Structures and boundaries are acts of self-care and demonstrations of self-love. And one of the "ahas" I have come to realize is that just like we need to establish them to safeguard us from the actions and habits of others, we often need structures and boundaries to safeguard ourselves from our own weaknesses and pitfalls. I have found that for myself, especially when it comes to the holidays,

 
It is better to know myself, not to test myself!


If I know that leftovers will wreak havoc with my food plan, then instead of hoping that this year I will be able to resist the leftover chestnut stuffing or deep-dish apple pie, I eliminate the temptation and allow myself one "leftover day" before I give the excess food away. 


If year after year, I get angry with my children because they are late getting dressed and out the door for Thanksgiving dinner, then to defuse the situation before it happens, I let them know in advance what time we are leaving and invite anyone who is not sure what they are wearing to model it the day before so there is no last-minute drama.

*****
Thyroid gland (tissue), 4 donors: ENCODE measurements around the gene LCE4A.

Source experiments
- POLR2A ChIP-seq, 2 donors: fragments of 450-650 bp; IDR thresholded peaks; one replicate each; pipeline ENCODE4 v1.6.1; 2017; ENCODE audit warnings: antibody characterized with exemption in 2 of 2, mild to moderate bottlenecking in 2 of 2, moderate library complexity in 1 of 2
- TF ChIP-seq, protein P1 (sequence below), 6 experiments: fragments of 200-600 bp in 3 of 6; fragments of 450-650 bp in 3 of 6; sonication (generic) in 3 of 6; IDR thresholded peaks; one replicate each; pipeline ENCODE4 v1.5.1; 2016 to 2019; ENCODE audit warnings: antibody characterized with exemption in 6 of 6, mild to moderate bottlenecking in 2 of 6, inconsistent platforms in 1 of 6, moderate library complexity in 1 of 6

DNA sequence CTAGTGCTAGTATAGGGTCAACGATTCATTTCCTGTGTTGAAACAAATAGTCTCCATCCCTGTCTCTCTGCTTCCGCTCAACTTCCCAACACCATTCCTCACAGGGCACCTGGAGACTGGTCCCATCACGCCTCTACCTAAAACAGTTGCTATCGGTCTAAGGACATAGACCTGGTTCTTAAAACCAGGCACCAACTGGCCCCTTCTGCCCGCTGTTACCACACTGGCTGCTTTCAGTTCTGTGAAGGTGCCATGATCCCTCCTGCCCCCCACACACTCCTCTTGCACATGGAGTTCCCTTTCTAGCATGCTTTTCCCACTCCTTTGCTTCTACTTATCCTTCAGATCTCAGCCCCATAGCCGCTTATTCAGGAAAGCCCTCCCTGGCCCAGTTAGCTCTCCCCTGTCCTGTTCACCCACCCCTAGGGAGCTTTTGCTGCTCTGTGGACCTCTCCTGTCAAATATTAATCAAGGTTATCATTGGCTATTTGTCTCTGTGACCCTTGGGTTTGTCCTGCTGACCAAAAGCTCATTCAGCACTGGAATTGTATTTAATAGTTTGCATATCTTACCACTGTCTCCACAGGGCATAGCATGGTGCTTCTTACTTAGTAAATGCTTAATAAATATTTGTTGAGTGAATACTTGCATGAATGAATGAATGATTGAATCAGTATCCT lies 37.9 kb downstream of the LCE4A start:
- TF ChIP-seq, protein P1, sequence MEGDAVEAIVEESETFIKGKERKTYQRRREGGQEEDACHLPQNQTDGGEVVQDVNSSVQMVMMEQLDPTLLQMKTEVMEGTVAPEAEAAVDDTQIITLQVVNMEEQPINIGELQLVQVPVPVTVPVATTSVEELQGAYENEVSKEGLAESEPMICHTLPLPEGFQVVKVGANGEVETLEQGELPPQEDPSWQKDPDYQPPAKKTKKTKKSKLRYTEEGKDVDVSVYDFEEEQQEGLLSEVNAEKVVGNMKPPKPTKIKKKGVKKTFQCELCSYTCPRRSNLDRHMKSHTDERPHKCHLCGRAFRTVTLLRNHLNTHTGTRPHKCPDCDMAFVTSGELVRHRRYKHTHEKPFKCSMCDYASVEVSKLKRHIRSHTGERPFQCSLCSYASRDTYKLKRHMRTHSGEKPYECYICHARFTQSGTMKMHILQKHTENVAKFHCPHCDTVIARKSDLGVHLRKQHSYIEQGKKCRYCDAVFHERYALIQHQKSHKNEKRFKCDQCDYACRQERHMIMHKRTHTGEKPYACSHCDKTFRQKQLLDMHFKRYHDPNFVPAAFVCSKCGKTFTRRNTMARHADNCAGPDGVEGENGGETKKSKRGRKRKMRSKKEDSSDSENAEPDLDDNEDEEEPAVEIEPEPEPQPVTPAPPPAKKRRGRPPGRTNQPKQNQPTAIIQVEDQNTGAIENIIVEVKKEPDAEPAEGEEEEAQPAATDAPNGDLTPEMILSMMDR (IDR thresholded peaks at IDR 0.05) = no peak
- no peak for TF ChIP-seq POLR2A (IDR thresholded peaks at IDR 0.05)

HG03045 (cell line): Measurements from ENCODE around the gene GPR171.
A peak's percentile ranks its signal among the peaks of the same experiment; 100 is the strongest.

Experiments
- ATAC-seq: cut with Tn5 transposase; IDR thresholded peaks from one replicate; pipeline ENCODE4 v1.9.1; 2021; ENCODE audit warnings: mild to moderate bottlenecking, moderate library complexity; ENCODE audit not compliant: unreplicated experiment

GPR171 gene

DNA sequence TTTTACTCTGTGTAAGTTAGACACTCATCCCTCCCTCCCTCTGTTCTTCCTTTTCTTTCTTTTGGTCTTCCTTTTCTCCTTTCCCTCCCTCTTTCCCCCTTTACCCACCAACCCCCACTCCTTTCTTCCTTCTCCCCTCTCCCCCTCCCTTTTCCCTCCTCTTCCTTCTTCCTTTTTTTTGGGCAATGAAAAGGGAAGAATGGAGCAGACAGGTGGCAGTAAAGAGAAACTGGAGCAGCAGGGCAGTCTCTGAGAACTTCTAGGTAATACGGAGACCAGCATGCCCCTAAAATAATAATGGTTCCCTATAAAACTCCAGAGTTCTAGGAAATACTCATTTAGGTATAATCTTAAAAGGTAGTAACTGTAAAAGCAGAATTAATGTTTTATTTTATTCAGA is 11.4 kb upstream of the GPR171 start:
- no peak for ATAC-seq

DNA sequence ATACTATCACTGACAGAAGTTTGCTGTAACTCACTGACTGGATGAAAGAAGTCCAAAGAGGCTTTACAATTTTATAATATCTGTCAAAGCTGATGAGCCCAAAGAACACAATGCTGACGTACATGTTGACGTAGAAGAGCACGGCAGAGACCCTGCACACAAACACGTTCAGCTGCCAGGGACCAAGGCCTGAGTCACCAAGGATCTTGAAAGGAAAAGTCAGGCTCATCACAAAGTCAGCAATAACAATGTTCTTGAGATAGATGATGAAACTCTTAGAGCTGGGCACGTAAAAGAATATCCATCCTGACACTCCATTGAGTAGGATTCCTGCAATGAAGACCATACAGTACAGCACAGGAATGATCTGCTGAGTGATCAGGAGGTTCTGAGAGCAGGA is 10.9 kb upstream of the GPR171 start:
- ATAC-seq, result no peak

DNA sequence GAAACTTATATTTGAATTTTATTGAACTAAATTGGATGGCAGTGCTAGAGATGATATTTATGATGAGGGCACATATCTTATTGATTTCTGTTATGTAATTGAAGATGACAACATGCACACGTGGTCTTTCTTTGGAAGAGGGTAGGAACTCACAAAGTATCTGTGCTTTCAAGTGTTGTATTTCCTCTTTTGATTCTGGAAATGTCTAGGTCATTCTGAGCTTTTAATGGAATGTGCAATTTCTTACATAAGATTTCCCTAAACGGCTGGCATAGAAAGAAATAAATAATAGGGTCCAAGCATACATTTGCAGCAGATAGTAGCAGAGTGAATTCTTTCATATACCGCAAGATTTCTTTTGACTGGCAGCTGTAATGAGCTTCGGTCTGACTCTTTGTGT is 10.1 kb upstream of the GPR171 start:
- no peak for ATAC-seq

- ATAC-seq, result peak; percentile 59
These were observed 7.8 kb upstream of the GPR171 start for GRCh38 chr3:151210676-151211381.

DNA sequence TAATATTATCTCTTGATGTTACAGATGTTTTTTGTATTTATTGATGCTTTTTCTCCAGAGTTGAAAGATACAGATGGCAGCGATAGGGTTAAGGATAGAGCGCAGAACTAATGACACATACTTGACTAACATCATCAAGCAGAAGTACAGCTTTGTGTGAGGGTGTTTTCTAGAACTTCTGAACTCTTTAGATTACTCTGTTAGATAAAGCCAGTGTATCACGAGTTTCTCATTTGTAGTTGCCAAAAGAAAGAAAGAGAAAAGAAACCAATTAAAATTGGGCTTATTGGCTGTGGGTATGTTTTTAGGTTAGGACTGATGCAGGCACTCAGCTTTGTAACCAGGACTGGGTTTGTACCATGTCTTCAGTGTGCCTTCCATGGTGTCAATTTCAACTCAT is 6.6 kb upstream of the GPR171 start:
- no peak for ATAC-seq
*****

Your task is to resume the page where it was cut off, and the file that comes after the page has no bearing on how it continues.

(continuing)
If I always feel overwhelmed by my holiday to-do list, then starting two weeks before, I start peppering into my schedule the things I can do ahead of time so I don't feel rushed and exhausted the last few days. 


Although I might like to think that this year I will handle things differently, chances are I might not. That is why I love this concept of knowing myself instead of testing or tempting myself. It supports me in embracing my humanity and creating structures that are accepting of what is and planning accordingly.